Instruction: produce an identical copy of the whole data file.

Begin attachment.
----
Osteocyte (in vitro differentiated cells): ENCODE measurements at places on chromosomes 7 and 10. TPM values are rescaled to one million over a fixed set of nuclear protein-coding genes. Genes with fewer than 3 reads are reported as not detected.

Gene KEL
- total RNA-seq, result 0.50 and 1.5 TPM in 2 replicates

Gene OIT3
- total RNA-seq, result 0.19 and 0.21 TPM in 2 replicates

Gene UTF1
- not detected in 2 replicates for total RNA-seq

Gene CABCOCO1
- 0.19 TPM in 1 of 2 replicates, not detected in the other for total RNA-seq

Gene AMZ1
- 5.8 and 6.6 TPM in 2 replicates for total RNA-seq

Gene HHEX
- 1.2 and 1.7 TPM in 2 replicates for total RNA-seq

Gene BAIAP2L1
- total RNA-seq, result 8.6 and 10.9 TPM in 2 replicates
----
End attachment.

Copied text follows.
Osteocyte (in vitro differentiated cells): ENCODE measurements at places on chromosomes 7 and 10. TPM values are rescaled to one million over a fixed set of nuclear protein-coding genes. Genes with fewer than 3 reads are reported as not detected.

Gene KEL
- total RNA-seq, result 0.50 and 1.5 TPM in 2 replicates

Gene OIT3
- total RNA-seq, result 0.19 and 0.21 TPM in 2 replicates

Gene UTF1
- not detected in 2 replicates for total RNA-seq

Gene CABCOCO1
- 0.19 TPM in 1 of 2 replicates, not detected in the other for total RNA-seq

Gene AMZ1
- 5.8 and 6.6 TPM in 2 replicates for total RNA-seq

Gene HHEX
- 1.2 and 1.7 TPM in 2 replicates for total RNA-seq

Gene BAIAP2L1
- total RNA-seq, result 8.6 and 10.9 TPM in 2 replicates